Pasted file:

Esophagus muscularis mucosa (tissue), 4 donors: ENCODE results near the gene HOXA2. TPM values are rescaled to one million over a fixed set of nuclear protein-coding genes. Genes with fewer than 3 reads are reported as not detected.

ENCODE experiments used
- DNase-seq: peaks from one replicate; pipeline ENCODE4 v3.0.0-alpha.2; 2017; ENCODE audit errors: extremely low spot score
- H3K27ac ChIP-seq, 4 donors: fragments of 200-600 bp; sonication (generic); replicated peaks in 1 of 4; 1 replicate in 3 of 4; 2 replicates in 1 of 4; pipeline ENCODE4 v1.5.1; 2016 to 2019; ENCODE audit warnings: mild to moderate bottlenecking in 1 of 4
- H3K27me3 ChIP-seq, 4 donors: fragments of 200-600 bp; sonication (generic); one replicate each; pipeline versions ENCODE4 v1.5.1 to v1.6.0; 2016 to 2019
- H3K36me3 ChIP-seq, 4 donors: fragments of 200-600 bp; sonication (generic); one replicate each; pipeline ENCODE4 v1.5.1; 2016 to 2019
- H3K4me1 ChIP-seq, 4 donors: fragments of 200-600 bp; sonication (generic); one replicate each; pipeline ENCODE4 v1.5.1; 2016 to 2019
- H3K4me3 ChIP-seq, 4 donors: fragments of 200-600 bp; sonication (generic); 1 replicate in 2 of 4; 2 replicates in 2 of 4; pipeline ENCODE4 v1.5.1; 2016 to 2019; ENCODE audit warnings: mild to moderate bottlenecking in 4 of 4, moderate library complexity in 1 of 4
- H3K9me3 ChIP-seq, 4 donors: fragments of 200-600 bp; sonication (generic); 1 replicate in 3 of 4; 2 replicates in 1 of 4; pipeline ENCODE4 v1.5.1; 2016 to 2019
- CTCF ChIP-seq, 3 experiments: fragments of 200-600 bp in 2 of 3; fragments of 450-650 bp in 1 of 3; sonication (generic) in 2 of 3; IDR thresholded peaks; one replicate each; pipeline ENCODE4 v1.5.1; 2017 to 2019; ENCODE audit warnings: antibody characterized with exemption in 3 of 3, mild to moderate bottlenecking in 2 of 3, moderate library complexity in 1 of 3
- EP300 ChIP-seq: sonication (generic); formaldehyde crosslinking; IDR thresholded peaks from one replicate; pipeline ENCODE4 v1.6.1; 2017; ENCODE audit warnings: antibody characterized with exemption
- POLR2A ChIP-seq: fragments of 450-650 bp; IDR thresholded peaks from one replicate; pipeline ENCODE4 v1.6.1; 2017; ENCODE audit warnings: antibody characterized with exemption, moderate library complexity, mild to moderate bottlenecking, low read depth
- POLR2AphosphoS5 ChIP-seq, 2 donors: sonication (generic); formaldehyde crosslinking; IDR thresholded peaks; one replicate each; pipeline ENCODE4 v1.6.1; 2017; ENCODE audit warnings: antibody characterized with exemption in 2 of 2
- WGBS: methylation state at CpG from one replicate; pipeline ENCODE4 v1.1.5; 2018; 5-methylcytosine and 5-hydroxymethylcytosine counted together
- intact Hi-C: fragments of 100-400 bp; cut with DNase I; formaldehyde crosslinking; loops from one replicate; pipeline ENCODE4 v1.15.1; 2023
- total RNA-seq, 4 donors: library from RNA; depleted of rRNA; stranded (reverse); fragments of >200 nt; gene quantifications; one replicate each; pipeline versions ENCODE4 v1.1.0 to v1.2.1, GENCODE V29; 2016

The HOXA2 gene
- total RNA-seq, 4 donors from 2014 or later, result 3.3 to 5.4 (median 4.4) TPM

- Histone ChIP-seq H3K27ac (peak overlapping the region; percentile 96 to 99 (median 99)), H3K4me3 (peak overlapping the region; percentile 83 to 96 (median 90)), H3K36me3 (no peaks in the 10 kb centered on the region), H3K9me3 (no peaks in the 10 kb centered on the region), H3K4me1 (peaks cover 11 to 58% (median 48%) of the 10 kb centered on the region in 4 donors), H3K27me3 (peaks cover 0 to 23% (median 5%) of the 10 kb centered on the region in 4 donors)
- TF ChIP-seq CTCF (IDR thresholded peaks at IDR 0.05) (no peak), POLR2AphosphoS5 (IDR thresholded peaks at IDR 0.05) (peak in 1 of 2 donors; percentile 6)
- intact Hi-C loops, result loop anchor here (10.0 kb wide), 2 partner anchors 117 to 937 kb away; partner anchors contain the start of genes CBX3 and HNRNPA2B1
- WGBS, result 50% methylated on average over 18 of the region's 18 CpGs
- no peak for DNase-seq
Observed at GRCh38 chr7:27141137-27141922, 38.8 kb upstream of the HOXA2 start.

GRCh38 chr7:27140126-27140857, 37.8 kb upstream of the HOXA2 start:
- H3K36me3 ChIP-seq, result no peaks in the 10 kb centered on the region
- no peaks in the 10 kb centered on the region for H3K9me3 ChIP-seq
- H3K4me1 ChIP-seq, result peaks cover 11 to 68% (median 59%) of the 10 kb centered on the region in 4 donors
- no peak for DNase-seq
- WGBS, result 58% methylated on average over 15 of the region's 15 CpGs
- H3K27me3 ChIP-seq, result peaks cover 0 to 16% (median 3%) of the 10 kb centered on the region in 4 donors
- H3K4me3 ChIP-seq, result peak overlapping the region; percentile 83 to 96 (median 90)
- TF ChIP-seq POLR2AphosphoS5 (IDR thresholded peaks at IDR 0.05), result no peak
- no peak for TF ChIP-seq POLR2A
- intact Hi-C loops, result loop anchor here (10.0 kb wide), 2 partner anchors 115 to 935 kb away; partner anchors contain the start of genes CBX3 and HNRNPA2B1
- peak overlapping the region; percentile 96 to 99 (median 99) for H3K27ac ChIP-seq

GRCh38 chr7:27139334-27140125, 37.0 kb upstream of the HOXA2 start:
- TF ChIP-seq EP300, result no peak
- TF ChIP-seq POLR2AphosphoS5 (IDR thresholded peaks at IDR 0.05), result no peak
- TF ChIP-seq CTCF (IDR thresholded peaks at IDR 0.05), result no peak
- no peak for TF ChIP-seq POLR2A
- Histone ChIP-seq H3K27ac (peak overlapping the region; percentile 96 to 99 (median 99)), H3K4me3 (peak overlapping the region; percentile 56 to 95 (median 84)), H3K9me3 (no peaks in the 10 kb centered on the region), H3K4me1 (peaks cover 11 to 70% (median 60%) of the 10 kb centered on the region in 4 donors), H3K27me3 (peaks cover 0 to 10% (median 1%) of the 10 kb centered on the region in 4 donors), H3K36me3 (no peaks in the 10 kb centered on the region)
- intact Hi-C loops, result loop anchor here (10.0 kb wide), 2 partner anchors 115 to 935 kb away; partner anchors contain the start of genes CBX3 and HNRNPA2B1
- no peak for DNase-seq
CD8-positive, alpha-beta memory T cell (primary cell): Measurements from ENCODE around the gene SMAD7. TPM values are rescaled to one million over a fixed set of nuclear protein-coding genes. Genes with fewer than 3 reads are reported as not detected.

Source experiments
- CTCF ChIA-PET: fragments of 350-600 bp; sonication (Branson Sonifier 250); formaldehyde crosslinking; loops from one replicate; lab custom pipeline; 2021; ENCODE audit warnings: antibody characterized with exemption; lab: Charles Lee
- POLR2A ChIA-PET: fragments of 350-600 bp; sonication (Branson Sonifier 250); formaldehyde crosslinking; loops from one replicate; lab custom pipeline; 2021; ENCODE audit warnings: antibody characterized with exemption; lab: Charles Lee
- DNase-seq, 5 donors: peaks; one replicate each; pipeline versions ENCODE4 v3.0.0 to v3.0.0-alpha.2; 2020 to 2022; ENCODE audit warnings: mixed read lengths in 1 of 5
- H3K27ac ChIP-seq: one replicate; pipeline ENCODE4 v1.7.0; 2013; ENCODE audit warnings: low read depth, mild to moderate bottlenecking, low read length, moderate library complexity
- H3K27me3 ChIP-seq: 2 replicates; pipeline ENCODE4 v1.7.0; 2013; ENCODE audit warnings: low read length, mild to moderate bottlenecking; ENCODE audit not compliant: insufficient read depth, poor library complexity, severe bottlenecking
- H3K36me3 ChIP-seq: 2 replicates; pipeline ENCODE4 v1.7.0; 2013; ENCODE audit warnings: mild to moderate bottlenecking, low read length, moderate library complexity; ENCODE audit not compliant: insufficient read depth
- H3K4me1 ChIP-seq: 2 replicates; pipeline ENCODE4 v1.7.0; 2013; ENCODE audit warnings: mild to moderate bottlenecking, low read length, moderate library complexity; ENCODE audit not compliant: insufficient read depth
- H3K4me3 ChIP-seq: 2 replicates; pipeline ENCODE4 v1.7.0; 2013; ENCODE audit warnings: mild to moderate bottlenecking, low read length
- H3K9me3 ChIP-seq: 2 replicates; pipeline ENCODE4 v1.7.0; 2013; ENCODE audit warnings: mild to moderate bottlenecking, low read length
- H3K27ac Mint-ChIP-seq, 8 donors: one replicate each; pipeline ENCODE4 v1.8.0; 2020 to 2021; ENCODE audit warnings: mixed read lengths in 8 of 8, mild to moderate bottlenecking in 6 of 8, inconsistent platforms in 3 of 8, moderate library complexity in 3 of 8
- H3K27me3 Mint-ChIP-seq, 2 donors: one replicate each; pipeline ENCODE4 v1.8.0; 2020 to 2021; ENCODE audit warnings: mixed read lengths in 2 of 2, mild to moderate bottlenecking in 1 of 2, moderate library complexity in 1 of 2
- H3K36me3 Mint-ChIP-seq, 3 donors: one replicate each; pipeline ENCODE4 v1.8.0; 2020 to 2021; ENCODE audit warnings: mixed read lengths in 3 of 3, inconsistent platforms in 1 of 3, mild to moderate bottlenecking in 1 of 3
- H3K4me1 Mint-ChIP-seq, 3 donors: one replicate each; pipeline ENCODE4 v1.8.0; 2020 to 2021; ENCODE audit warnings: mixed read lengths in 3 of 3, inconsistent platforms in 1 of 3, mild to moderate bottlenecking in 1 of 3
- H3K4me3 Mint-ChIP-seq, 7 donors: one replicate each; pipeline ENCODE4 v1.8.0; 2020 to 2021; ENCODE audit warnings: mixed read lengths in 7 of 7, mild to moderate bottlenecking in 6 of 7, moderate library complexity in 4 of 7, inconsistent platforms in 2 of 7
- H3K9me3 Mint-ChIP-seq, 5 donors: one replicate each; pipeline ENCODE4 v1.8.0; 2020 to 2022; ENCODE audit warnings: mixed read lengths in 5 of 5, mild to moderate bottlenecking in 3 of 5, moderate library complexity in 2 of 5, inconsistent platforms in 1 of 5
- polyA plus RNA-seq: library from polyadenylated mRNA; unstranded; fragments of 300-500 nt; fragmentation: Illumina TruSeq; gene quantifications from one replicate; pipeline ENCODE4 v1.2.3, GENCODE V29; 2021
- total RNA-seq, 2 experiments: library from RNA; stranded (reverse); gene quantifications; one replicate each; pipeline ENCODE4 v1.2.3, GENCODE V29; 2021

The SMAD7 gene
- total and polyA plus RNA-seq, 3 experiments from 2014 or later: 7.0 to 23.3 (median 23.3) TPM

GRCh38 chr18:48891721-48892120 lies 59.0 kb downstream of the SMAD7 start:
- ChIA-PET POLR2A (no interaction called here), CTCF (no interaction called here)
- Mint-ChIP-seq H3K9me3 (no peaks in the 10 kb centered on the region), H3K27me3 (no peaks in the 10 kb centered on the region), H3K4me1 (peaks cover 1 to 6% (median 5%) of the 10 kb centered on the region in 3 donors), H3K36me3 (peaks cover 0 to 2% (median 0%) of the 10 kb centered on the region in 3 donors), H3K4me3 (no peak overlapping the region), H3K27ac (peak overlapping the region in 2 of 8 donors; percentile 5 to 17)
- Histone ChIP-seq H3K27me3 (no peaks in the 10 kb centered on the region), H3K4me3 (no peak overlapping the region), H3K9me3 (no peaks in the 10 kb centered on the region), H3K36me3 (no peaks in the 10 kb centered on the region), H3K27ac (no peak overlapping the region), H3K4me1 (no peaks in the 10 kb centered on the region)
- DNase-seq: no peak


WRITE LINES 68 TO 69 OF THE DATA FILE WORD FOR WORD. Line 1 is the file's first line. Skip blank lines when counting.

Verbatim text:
- Mint-ChIP-seq H3K9me3 (no peaks in the 10 kb centered on the region), H3K27me3 (no peaks in the 10 kb centered on the region), H3K4me1 (peaks cover 1 to 6% (median 5%) of the 10 kb centered on the region in 3 donors), H3K36me3 (peaks cover 0 to 2% (median 0%) of the 10 kb centered on the region in 3 donors), H3K4me3 (no peak overlapping the region), H3K27ac (peak overlapping the region in 2 of 8 donors; percentile 5 to 17)
- Histone ChIP-seq H3K27me3 (no peaks in the 10 kb centered on the region), H3K4me3 (no peak overlapping the region), H3K9me3 (no peaks in the 10 kb centered on the region), H3K36me3 (no peaks in the 10 kb centered on the region), H3K27ac (no peak overlapping the region), H3K4me1 (no peaks in the 10 kb centered on the region)